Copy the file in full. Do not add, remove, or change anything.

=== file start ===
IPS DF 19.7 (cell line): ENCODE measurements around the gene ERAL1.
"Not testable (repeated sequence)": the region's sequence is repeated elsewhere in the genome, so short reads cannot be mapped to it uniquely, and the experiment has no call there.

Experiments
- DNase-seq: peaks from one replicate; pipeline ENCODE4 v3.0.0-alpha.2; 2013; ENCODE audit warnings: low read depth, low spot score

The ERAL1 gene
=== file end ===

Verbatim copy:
IPS DF 19.7 (cell line): ENCODE measurements around the gene ERAL1.
"Not testable (repeated sequence)": the region's sequence is repeated elsewhere in the genome, so short reads cannot be mapped to it uniquely, and the experiment has no call there.

Experiments
- DNase-seq: peaks from one replicate; pipeline ENCODE4 v3.0.0-alpha.2; 2013; ENCODE audit warnings: low read depth, low spot score

The ERAL1 gene